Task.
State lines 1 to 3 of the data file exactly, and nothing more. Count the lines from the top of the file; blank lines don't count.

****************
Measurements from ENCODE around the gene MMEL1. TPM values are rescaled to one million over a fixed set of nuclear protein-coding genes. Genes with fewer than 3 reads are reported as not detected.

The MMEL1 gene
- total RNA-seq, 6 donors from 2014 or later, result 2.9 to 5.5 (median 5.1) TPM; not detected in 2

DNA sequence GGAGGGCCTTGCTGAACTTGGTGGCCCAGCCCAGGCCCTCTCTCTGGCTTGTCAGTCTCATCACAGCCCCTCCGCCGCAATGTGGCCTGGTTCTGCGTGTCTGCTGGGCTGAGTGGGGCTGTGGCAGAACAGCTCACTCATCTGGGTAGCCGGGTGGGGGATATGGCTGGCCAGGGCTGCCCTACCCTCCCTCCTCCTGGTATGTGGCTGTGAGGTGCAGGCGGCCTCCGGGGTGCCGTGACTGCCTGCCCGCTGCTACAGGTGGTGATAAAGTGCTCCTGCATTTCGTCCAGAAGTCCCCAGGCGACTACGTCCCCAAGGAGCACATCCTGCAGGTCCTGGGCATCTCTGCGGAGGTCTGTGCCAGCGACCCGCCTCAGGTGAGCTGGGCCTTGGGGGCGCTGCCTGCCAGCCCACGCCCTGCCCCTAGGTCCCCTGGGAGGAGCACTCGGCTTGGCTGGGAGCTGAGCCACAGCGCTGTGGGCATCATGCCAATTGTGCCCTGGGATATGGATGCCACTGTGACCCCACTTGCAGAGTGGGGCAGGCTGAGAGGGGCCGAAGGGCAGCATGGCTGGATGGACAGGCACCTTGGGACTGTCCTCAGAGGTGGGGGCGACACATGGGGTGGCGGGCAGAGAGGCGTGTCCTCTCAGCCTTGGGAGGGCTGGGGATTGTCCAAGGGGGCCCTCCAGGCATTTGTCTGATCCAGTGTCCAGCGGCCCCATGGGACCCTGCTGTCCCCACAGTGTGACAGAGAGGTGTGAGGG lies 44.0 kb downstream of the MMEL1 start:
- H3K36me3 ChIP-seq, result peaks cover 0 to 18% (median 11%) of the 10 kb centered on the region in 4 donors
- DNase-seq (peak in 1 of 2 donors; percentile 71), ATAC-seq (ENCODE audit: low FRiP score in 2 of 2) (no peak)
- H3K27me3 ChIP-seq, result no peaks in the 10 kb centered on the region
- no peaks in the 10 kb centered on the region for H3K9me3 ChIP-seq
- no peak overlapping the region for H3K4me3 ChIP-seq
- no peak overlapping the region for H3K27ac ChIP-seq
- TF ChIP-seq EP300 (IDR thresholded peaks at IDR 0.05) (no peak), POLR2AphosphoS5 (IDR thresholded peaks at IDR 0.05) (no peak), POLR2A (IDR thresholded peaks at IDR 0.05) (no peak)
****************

Measurements from ENCODE around the gene MMEL1. TPM values are rescaled to one million over a fixed set of nuclear protein-coding genes. Genes with fewer than 3 reads are reported as not detected.

The MMEL1 gene
- total RNA-seq, 6 donors from 2014 or later, result 2.9 to 5.5 (median 5.1) TPM; not detected in 2